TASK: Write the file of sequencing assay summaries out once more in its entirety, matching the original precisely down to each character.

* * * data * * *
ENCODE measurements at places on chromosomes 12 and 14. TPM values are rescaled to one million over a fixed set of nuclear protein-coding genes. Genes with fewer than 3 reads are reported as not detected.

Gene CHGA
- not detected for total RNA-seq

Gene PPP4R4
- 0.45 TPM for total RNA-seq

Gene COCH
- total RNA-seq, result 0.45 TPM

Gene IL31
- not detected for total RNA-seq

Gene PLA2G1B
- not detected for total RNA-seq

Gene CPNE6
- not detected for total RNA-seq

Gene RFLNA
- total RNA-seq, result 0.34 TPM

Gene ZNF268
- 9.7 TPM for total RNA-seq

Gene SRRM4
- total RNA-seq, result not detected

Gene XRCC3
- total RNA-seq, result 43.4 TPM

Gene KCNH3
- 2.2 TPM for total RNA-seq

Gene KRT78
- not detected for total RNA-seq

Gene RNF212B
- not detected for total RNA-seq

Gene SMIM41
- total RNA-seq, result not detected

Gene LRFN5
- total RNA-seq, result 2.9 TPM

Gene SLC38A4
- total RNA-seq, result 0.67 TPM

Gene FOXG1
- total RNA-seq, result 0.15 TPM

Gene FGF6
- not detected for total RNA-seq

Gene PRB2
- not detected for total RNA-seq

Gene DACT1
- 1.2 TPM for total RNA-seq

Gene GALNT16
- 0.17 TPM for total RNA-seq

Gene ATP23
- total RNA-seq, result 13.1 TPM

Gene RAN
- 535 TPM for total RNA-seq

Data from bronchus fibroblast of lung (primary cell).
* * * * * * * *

ENCODE measurements at places on chromosomes 12 and 14. TPM values are rescaled to one million over a fixed set of nuclear protein-coding genes. Genes with fewer than 3 reads are reported as not detected.

Gene CHGA
- not detected for total RNA-seq

Gene PPP4R4
- 0.45 TPM for total RNA-seq

Gene COCH
- total RNA-seq, result 0.45 TPM

Gene IL31
- not detected for total RNA-seq

Gene PLA2G1B
- not detected for total RNA-seq

Gene CPNE6
- not detected for total RNA-seq

Gene RFLNA
- total RNA-seq, result 0.34 TPM

Gene ZNF268
- 9.7 TPM for total RNA-seq

Gene SRRM4
- total RNA-seq, result not detected

Gene XRCC3
- total RNA-seq, result 43.4 TPM

Gene KCNH3
- 2.2 TPM for total RNA-seq

Gene KRT78
- not detected for total RNA-seq

Gene RNF212B
- not detected for total RNA-seq

Gene SMIM41
- total RNA-seq, result not detected

Gene LRFN5
- total RNA-seq, result 2.9 TPM

Gene SLC38A4
- total RNA-seq, result 0.67 TPM

Gene FOXG1
- total RNA-seq, result 0.15 TPM

Gene FGF6
- not detected for total RNA-seq

Gene PRB2
- not detected for total RNA-seq

Gene DACT1
- 1.2 TPM for total RNA-seq

Gene GALNT16
- 0.17 TPM for total RNA-seq

Gene ATP23
- total RNA-seq, result 13.1 TPM

Gene RAN
- 535 TPM for total RNA-seq

Data from bronchus fibroblast of lung (primary cell).